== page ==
13. The Trial Court, regarding disclosure statements of the various accused persons, held that so far as the witnesses Koushlesh Pratap Singh (PW 18) was concerned, it did not support the story of disclosure by any of the accused or their leading to recovery of any ornaments by any accused. The witness was hostile to prosecution case and went against his own previous statement to the police while admitting his signatures on the various disclosure memos, as also on the seizure memos. He gave no explanation why he signed those memos. The trial Court found that even Mahadev Prasad (PW 21) has specifically stated about disclosure by three accused Kunwarlal, Shyamlal and Beni Prasad only and about other accused he made general statement that he went from place to place for recovery which was effected and disclosures were made, but, he does not remember which of the accused made what disclosure and led to what recovery. He deposed that he had signed those disclosure memos and the seizure memos correctly. The trial Court however, was not satisfied with this part of the testimony, being not specific against other accused, and so held that it was not supportive evidence about disclosure of recovery by other accused namely Murlidhar, Dhaniram, Ghaseeta and Sunnulal. He was not a witness to disclosure of recovery by Kallu. As regard the testimony of investigating officer on this aspect, we find no discussion of the same in the trial Court judgment, why the testimony of the investigating officer PW 22 about the disclosure by these accused and their leading to various recoveries was not sufficient evidence while other witnesses were going hostile, has not been discussed by the trial Court. The trial Court has noticed in paragraph 60 of its judgment that the witness Mahadev Prasad (PW 21) has not narrated of having gone to village Simariya of Ghaseeta, village Uprai of Murlidhar, village Veejapara of Dhaniram and village Salormarra of Sunnulal from where recovery was made, nor has he admitted that he had been accompanying the police to various villages to effect recovery. We, however, find, from perusal of testimony of this witness that he stated that he did not remember if for effecting recoveries he visited other villages with police, however, he said that in whatever villages they went, recoveries were made and writings were prepared and he signed seizure memos Ex. P 30 to P 33. Even search of the houses of these accused were made and for that search members Ex. P34 to P40 were prepared and he signed them. He did not remember if he visited village Simariya with the Police and what recoveries were made from there. On cross-examination by Public Prosecutor this witness admitted when the contents of memo Ex. P 30 were brought to his notice, that he visited village Simariya and from the house of accused Ghaseeta one pair of silver painjana, Bicchuwa, Chudi of silver and one Kulhadi was recovered. Similarly, he admitted having visited village Uprai and recoveries having been made by police from Murlidhar accused vide seizure memo Ex. P 31 which he signed. Similarly he admitted that the recoveries made from Dhaniram accused in village Veejapara and Sunnulal in village Salormarra. He signed the documents Ex. P 31, P 32 and P 33 as witness for those recoveries. He merely explained that he had forgotten the fact because of lapse of time.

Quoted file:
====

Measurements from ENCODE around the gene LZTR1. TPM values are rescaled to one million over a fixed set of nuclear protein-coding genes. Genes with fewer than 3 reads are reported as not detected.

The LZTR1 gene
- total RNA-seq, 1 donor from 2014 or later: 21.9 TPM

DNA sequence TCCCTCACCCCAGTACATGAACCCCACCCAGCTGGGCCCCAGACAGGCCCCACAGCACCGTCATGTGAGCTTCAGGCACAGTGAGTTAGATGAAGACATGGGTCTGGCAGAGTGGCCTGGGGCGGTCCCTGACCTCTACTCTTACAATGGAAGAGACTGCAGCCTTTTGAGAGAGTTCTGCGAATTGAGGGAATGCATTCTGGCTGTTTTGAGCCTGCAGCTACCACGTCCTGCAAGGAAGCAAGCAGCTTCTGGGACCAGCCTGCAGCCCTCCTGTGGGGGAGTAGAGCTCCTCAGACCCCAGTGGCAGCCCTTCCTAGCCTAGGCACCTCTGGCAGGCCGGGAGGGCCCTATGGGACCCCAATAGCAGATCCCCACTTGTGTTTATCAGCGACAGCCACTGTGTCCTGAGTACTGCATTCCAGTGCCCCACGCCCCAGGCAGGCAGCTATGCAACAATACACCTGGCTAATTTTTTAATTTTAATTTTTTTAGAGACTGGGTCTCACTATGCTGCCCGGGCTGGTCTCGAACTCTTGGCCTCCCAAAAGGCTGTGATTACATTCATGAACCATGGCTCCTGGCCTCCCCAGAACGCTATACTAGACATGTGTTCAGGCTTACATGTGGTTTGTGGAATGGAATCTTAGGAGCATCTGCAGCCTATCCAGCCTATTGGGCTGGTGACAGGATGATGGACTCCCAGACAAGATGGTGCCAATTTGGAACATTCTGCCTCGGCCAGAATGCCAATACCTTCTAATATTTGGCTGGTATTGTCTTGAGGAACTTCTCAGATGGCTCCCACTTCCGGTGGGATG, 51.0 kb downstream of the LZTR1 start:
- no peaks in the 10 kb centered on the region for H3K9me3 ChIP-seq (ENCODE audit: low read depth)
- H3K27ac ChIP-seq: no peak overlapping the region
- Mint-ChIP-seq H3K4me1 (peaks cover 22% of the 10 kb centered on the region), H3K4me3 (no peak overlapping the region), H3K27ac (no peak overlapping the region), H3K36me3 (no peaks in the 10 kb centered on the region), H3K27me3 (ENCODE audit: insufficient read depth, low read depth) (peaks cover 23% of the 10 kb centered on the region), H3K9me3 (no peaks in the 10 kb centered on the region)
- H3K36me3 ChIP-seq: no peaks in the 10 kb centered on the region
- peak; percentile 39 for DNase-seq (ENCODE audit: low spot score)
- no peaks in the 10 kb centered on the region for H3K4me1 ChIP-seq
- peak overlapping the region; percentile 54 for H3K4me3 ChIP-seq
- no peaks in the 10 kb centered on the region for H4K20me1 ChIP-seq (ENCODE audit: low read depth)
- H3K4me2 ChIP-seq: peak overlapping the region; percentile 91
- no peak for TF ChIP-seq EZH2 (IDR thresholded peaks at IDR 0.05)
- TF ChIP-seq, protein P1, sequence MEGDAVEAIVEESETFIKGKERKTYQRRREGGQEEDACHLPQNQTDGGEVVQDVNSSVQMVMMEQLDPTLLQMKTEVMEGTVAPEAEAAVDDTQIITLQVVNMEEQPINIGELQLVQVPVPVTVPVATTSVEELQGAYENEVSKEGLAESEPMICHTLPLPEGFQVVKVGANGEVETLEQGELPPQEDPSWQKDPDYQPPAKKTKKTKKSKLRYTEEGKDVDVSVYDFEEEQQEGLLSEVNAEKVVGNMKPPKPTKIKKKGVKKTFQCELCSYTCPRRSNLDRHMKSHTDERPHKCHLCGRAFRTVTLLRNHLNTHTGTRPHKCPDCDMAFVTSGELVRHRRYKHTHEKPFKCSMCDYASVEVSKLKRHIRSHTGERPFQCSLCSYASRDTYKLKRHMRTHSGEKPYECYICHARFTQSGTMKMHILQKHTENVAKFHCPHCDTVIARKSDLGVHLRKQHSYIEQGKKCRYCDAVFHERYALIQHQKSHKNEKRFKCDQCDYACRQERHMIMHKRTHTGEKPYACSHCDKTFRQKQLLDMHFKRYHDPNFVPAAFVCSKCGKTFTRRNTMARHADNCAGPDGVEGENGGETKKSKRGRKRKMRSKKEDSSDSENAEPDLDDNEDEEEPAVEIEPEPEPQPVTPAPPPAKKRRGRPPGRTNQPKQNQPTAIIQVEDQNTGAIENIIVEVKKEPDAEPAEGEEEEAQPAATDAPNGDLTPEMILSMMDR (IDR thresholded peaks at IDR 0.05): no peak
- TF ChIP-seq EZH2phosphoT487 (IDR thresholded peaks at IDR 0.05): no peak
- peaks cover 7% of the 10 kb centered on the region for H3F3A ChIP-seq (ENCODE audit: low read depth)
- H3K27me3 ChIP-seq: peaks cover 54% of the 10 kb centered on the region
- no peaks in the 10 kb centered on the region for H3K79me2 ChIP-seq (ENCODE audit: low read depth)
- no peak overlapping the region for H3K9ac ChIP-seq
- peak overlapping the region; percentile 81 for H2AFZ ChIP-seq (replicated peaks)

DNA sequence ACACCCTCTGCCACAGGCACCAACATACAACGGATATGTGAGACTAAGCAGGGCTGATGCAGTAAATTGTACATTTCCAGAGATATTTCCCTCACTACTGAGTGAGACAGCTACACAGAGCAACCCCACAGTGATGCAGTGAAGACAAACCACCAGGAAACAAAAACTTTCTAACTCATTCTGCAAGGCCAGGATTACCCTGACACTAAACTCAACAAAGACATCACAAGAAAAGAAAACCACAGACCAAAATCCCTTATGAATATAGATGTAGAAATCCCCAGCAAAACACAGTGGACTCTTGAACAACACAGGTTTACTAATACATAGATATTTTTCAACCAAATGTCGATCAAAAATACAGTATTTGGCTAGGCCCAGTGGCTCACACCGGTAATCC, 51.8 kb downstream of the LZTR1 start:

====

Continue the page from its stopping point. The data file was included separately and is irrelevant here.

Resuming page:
14. Thus, we find that the observations of the trial Court noted above are the result of ignoring the above relevant evidence on this aspect. This is unjustified. It is in the light of this evidence that the testimony of the investigating officer PW 22 Shri N. K. Upadhyay, S. I. has to be weighed. This testimony clearly proves that these accused made their disclosure statements respectively which are Ex. P20 to P26 by Kunwarlal, Shyamlal, Beni Prasad, Murli, Dhaniram, Sunnulal and Ghaseeta respectively and disclosure Ex. P41 was made by Kallu on 11-3-1981. The accused Kunwarlal, Shyamlal, Beni Prasad, Murlidhar, Dhaniram, Sunnulal and Ghaseeta led to recoveries of the various articles/ornaments from the rooms at the houses about which they had made disclosures, where they took the police party with witnesses vide memos Ex. P 27 to P 33. All these were on the dates noted in the seizure memos. The disclosures were on 6-2-1981. Both the witnesses Koushlesh Pratap Singh (PW 18) and Mahadev Prasad (PW 21) were present at the time of disclosures and recoveries and they signed these documents. There is no reason to discard this testimony merely because one witness becomes hostile and other partly supports and partly expresses loss of memory. Thus, we find, it is established that these seven accused; Kunwarlal, Shyamlal, Beni Prasad, Murlidhar, Dhaniram, Subbulal and Ghaseeta made their disclosure statements on 6-2-1981, accused Kallu made his disclosure statement on 11-3-1981. They led to recovery of ornaments detailed in Ex. P 20, P 21, P 22, P 23, P 24, P 25 and P26, details of which have already been noticed. Kallu led to recovery vide Ex. P. 27 and led to recovery of wrist watch on 12-3-1981 vide Ex. P 43. Thus, on these aspects the findings of the trial Court are totally infirm and unjustified, being result of ignoring relevant reliable evidence.